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The country’s music industry isn’t totally encased in ’90s amber.
The opening seconds of Japanese pop group Lyrical School’s video for “Run and Run” might seem strange—but only if you’re watching on a PC. It’s meant to be watched on a smartphone, and the reason why soon becomes clear: The six members of the outfit seemingly take control of the viewer’s iPhone, seamlessly swiping between apps like FaceTime and Vine, all played out to scale.
Over the past few weeks, Lyrical School have been getting attention in their home country (and a fair number of looks from abroad) thanks to the video. It has won them time on Japanese news websites and left morning TV show announcers slack-jawed at the concept. To date, it has over 315,000 views on YouTube, far and away the most-viewed video online from the rap-pop outfit that formed in 2010.
But this isn’t just a music video going viral and bringing a group working in relative obscurity wider looks domestically and beyond. Lyrical School’s smartphone-centric video highlights a shift in how people in Japan listen to music, away from traditional mediums and toward smaller screens.
Many Americans see Japan as a high-tech utopia, loaded with robots and bullet trains. Yet a similarly prevalent sentiment—at least when it comes to U.S. media—is that Japan isn’t up with the times. There is no shortage of English-language stories about how the island nation still uses fax machines and buys CDs. The latter, in particular, pops up seemingly every year as North America and Europe increasingly embrace streaming music services.
Physical media does make up a higher-than-usual share of Japan’s music market—the International Federation of the Phonographic Industry’s recent annual report on the global music industry reports that 75 percent of Japan’s music industry’s revenue comes from physical sales—but that’s changing. The same report notes that physical sales declined by 3 percent in 2015, and that comes after a year of steady drops in overall music sales. Yet Japan actually saw its total market go up by 3 percent last year, thanks to the rise of digital platforms.
Last year, Apple Music and messaging application Line’s own Line Music debuted in Japan. They weren’t the first such services in the country, but they were the flashiest, debuting with huge advertising campaigns dwarfing what came before them. Although streaming is still a fledgling industry, it is starting to make inroads. Meanwhile, a poll conducted by digital company CyberAgent last year found more and more people are turning to video sites such as YouTube for content, especially those between the ages of 15 and 19. And smartphones, especially the iPhone, continue to do brisk business.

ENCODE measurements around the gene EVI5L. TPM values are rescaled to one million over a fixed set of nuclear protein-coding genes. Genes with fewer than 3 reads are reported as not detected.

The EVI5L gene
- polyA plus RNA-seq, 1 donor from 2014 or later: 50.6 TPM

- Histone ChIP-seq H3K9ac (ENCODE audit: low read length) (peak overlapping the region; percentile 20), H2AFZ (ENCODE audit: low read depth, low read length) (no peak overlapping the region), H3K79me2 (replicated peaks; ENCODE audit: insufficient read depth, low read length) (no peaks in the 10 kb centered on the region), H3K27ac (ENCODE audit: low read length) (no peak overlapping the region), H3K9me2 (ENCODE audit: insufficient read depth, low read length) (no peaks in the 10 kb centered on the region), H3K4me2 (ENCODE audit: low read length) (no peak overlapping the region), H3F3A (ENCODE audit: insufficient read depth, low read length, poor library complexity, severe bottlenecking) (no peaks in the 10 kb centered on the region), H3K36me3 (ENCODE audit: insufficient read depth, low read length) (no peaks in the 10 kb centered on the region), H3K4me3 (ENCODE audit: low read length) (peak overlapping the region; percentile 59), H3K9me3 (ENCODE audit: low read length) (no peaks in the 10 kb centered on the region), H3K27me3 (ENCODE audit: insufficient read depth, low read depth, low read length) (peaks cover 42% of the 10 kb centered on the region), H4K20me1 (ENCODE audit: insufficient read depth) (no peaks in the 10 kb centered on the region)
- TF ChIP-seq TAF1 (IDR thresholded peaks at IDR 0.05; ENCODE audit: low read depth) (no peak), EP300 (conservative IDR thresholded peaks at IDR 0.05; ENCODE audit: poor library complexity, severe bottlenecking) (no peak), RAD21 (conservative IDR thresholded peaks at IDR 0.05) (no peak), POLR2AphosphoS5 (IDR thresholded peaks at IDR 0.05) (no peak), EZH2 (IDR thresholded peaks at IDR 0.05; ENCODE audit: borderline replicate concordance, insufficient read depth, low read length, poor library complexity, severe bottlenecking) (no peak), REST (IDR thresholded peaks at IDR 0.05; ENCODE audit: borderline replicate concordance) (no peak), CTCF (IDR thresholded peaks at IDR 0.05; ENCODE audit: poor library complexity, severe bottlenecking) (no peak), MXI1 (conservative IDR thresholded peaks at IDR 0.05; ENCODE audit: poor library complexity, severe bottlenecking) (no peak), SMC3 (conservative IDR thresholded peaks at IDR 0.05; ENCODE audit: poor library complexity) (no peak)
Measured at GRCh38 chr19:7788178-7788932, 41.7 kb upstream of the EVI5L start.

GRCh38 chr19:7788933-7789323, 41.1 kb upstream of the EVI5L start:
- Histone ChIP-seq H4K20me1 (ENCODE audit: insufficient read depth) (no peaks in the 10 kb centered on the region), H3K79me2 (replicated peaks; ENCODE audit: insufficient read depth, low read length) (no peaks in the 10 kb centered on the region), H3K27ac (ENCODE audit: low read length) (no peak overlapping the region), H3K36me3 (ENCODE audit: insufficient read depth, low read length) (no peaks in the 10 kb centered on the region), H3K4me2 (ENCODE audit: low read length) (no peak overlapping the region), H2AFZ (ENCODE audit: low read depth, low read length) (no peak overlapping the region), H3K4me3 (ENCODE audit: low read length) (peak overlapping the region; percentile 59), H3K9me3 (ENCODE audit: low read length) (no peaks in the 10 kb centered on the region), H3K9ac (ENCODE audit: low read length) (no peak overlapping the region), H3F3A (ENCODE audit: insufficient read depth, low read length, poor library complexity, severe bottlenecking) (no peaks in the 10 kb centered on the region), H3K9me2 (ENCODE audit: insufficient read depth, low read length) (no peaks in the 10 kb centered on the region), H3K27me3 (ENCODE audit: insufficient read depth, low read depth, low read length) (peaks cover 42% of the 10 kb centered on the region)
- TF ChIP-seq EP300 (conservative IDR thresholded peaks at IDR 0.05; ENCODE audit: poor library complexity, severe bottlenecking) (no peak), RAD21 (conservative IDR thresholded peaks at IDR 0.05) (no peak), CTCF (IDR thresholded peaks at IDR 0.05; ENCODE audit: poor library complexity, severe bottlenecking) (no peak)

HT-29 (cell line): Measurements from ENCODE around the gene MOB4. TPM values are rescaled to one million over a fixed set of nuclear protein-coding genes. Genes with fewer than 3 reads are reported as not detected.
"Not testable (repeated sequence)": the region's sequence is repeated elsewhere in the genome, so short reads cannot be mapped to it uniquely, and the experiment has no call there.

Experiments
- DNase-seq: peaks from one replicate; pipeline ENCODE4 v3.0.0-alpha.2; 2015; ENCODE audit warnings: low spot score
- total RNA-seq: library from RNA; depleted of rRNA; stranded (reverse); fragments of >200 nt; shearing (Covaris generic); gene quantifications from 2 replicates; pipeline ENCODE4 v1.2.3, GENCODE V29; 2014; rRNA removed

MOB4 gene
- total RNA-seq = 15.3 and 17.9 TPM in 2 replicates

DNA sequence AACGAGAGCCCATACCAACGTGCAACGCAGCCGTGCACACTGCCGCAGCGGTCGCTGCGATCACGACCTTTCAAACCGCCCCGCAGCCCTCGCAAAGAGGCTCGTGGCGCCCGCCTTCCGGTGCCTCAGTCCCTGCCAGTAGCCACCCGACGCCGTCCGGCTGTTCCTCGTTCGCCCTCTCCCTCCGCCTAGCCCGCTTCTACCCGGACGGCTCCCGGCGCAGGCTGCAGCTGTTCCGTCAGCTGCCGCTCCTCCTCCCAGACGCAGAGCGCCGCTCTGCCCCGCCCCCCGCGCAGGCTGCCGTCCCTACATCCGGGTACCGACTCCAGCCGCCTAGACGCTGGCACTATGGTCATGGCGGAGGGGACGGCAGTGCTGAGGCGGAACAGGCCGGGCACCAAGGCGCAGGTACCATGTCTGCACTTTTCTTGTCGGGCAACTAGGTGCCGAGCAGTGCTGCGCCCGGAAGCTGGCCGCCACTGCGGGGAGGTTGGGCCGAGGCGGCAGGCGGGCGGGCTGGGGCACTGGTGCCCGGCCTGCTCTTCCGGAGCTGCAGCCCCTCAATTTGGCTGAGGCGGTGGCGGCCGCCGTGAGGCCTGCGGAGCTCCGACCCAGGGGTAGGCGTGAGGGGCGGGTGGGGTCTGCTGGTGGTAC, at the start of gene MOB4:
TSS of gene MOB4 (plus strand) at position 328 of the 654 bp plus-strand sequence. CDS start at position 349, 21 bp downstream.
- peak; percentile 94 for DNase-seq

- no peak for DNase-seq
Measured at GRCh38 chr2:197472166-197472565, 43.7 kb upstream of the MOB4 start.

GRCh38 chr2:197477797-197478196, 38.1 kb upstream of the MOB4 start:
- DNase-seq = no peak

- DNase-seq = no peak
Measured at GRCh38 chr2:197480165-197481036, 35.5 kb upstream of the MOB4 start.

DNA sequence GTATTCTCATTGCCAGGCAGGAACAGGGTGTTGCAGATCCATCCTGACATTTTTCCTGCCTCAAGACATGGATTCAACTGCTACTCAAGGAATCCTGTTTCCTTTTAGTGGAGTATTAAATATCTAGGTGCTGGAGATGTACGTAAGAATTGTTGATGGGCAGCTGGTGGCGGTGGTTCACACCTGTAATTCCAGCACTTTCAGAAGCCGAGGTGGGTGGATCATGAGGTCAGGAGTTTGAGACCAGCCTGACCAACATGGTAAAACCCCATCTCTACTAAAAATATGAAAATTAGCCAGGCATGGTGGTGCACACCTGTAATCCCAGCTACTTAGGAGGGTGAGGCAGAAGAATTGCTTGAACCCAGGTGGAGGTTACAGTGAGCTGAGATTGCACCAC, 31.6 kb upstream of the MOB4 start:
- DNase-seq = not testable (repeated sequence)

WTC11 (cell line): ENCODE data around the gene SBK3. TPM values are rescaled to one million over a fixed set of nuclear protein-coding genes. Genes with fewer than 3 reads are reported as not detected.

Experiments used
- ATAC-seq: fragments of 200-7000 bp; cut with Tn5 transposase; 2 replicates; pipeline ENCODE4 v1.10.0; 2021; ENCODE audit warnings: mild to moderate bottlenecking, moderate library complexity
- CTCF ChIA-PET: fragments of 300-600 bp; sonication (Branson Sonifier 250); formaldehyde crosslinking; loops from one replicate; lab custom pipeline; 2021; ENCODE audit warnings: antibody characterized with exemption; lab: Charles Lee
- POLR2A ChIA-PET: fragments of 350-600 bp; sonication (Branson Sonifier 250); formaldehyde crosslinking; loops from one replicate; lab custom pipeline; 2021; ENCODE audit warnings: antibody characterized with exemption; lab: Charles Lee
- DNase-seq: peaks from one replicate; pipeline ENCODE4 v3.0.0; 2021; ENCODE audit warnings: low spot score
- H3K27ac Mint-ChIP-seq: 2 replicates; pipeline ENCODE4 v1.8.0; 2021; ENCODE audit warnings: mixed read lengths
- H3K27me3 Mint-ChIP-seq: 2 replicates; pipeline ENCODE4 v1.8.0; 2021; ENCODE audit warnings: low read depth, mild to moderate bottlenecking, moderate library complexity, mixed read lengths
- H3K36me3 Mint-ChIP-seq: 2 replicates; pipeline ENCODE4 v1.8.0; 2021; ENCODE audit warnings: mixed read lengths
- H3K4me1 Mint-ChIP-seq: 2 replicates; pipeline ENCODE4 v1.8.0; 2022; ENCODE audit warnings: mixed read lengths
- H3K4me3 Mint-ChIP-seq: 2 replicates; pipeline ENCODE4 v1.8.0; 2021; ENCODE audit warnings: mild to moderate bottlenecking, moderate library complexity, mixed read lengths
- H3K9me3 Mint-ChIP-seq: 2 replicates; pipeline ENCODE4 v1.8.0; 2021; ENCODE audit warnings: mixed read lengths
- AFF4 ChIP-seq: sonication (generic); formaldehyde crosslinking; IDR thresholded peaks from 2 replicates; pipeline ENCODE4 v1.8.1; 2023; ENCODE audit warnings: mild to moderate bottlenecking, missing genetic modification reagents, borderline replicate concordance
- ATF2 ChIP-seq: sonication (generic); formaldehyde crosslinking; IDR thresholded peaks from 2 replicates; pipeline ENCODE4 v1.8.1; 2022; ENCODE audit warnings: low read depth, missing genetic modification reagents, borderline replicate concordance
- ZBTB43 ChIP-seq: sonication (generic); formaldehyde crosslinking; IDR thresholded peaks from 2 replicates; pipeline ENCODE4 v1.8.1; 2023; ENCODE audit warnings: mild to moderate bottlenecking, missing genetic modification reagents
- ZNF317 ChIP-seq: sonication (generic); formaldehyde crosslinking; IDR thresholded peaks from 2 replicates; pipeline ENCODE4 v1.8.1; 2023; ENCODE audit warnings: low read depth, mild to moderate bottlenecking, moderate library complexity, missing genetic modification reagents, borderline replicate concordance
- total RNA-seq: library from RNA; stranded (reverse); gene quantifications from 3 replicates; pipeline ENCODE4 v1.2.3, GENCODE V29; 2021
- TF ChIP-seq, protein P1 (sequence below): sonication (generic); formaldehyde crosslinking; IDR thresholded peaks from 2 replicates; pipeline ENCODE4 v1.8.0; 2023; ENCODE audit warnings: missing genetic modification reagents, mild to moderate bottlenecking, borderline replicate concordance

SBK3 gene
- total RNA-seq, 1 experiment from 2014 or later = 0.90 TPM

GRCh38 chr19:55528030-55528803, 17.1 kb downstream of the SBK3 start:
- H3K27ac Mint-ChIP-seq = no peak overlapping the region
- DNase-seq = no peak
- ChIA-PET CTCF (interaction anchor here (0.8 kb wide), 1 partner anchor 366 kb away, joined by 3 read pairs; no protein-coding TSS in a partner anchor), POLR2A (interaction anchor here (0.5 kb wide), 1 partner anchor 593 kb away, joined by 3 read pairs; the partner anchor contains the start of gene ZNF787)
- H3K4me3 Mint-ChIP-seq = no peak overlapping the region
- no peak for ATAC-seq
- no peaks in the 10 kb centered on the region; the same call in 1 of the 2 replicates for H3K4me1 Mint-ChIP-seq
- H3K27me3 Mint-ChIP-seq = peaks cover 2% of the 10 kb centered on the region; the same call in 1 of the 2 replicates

Lyrical School’s “Run and Run” isn’t just a hit thanks to its quirky concept—though let’s not ignore the charming homemade Twitter cut-out featured in it. It’s one of the first videos to make the most out of the same device a large chunk of viewers will see it on. Previously, singer/songwriter Aimyong released a clip in 2014 based around the Line messaging app, one where a protagonist harasses a love interest and eventually sends death threats (alongside cute stickers). The novelty of watching a rapping sextet commandeer Twitter certainly helps get attention, but Lyrical School’s real genius lies in taking advantage of a smartphone.
Beyond using daily apps in eye-catching music videos, Japanese musicians are also realizing the full potential of YouTube as a home base, much like in the rest of the world. Artists such as Maco and Goose House built big fanbases on the video service, and today have landed major label deals that, ironically, allow them to sell CDs in major retailers. Some of the country’s most popular songs, meanwhile, gain steam online: One of 2016’s breakout hits in Japan is by a comedy duo and a team of dancers that has over 28 million views online.
Lyrical School’s recent viral spread underlines this digital shift in Japan—and shows that the country’s music industry isn’t totally encased in ’90s amber. It’s reminiscent of videos by artists such as Arcade Fire and OK Go, interactive numbers that basically took over a user’s Web browser (Japan had at least one too). Yet those experiences were primarily ways to highlight technology—in those examples, Google Chrome—while “Run and Run” simply adjusts to the realities of 2016.